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Correction to This Article
The Travel article misspelled the name of a place on the Appalachian Trail in Maine. It is Mahoosuc Notch. The article inaccurately described the Neels Gap section of the Appalachian Trail in Georgia. It does not have a railway or river passing through it. Another section, the Nantahala Gorge in North Carolina, has a railway and river.

Hiking the Appalachian Trail Takes Freedom to New Heights

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By Jan Stowell
Special to The Washington Post
Sunday, March 29, 2009

It's more than 2,175 miles long and passes through 14 states from Georgia to Maine. It climbs mountains, plunges into river valleys and even finds its way into town from time to time. It provides ample opportunity to sprain or fracture things best left unmolested. It gets hot. It gets cold. There are bugs -- all sorts of bugs, many of them sworn to evil. Ultimately, it rigorously tests, both mentally and physically, one's sheer locomotive drive. What's not to love? But in fact there is much to love, and you doubtless know already that I'm writing about the Appalachian National Scenic Trail, the most celebrated footpath in America. You've been threatening to through-hike it for years. So no more excuses.

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Here is a very short primer to a very long walk.

Daydream about it. Get your imagination on the job and start by envisioning sunny mountaintops, clean air, birdsong, solitude, companionship, rushing streams, campfires and astonishing, Olympian good health. Imagine freedom. Spend less time picturing rain, pain, mosquitoes, rain, ticks, hunger, rain, bears and hydrophobic, homicidal bears of which, as far as I know, there aren't any. Do this every day, as it will fortify you against the merciless punishment to be suffered until your blisters have healed to callus and your muscles have ceased to ache even in your sleep.

Take the time. The economy being what it is, this may be your best opportunity to find six otherwise unproductive months to call your own. And you should count on six months. Many hikers -- perhaps most, even -- do an A.T. through-hike in less time, but not often in much less. Besides, you're going to clock-watch on the trail? Doubtful.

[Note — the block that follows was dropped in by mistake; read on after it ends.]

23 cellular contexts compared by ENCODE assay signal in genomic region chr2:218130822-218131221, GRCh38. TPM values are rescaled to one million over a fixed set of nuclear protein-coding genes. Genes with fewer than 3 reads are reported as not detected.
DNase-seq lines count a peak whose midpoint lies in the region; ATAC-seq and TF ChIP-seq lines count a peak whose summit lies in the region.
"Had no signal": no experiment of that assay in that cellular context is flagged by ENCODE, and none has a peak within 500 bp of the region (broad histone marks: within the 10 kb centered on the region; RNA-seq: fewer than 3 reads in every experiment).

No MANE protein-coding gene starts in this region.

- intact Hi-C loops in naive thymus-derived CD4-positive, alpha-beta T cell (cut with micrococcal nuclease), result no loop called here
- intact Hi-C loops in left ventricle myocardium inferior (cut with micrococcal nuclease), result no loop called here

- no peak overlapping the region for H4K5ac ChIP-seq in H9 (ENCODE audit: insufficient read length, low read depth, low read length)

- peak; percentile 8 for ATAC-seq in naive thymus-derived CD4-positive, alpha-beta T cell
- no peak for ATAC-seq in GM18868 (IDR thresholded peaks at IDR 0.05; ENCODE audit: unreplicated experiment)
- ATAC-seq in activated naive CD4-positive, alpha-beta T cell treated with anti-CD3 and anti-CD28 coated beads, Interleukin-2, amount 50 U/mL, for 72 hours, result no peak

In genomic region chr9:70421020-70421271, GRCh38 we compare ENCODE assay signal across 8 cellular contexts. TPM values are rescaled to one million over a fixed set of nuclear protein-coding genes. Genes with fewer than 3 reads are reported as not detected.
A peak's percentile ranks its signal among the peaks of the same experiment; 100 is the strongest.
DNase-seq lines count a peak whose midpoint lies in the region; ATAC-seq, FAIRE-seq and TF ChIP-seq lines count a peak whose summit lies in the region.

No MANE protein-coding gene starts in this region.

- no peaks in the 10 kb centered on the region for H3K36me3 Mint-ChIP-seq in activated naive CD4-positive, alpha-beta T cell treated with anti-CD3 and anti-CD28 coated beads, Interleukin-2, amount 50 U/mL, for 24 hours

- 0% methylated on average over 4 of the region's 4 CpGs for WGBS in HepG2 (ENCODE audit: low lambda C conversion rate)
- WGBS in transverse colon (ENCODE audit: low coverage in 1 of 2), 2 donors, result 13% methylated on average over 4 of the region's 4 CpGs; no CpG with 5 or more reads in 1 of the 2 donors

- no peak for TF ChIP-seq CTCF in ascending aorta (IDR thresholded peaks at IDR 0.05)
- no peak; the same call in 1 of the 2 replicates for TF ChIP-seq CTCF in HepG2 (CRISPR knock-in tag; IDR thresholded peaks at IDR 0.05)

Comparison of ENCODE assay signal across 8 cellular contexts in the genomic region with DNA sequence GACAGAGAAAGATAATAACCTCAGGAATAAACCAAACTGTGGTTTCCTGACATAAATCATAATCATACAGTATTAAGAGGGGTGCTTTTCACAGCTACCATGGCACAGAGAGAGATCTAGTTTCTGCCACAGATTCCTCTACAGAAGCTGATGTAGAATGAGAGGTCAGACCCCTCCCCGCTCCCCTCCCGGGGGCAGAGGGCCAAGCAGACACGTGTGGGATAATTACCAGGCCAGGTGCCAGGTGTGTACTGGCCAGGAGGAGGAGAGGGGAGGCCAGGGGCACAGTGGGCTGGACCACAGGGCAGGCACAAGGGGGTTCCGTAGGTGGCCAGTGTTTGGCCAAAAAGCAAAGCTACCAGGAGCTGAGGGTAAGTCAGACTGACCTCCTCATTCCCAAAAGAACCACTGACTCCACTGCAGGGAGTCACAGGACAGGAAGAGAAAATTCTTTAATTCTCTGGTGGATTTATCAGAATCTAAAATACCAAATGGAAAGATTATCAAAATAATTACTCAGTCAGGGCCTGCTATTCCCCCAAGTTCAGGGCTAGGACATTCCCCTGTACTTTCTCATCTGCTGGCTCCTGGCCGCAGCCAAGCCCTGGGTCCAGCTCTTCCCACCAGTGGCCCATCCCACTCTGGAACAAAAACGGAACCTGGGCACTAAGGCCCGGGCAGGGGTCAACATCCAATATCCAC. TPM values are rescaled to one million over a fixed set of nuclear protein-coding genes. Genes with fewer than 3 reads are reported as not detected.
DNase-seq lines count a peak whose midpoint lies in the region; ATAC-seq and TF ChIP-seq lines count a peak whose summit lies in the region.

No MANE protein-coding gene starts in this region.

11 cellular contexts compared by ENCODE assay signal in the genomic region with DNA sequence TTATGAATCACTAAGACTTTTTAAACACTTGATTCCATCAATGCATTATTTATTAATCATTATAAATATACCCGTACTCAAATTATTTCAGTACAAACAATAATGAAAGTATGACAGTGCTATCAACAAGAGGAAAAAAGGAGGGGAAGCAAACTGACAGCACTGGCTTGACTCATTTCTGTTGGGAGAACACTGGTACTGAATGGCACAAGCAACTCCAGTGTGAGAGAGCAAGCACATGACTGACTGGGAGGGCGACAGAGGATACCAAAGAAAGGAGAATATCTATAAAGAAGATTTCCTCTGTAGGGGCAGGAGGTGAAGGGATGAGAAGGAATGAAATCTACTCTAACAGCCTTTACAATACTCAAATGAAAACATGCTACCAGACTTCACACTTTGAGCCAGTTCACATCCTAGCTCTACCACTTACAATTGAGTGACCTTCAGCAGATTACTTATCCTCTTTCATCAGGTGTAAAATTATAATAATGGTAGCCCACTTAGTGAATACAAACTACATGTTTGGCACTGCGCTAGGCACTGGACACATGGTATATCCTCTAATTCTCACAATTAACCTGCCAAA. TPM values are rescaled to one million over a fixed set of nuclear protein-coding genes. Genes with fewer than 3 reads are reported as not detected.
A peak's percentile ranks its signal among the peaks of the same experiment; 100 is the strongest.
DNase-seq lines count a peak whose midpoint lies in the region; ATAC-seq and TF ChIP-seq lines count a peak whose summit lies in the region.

Go north. In 1997, I hiked the A.T. from Maine to Georgia, and it was perfectly wonderful. Not only that but, as it turns out, I'm a compulsive liar. Yes, hiking south was wonderful, but not perfectly so. For one thing, the trail in snowy Maine typically doesn't open until June. The summer solstice, then, will pass quite early in your hike and you will spend the majority of your months on the A.T. walking into diminishing, rather than increasing, daylight.

Depending on how fast you hike (itself dependent on how quickly you harden into trail shape, over which you have some measure of control, but also on how long your legs are, over which you don't), you will probably pass the last of the northbounders long before you arrive at Harpers Ferry, W.Va., the symbolic midpoint of the trail. After that, you may find yourself more alone than you'd bargained for. I did.

Also, if you begin your hike in Maine, you are not only still flabby, you are still flabby in Maine. It is an extraordinarily beautiful state. It is also the most demanding piece of the entire A.T. and, possibly, the sole repository of every spare boulder that the Almighty failed to use on Day 2. There is a place called the Mahoosic Notch, which . . . let's just not even talk about it.

Flip-flop. An alternative to traveling strictly north or south is, in through-hiker parlance, to flip-flop the trail. Begin, say, in Georgia, and hike north to Harpers Ferry. Find a ride to Maine and then hike south to Harpers Ferry. It's a good strategy for late starters, as Baxter State Park (where Mount Katahdin, the northern terminus of the trail, is) closes in mid-October. An added bonus is that a flip-flop largely guarantees a warm-weather hike over the entire A.T. Except for when you get snowed on in the southern mountains during spring. I'd been meaning to mention that.

Pack light. Weight is your unappeasable enemy. It never comes to the negotiating table and can be defeated only by your getting strong and getting light. If you take nothing else from this primer, take that. Short of injury or illness, there is no surer way to drive yourself off the trail than to be burdened, day after painful day, beneath a pack that you fear has an anvil in it somewhere.

Just 30 miles north of Springer Mountain, the southern terminus of the A.T., is Neels Gap. It's a busy layover, with a road, a railway and a river passing through it. It's also where an estimated 10 percent of intended through-hikers bolt for home, most of them simply because they got worn down before they ever got built up. Felicity Keddie of the Walasi-Yi Center there recently told me that, on behalf of exhausted hikers, the center annually ships home seven to nine tons of unwanted gear. Speaking of which . . .

Gear. Whatever. Go to your local outfitter and buy the best and lightest that you can afford. Beyond that, I'll mention only this: hiking poles, one for each hand. Buy them. Use them. Love them. They stabilize you on descents, provide purchase on ascents and, where the ground is flat, put your otherwise-freeloading arms aerobically into the hike. I'd as soon do the A.T. on a pogo stick as go without poles.

Food. One of the daily joys of long-distance hiking is eating. In fact, you may never again enjoy food as much as you will on the A.T. This is principally because you will be hungry every minute.


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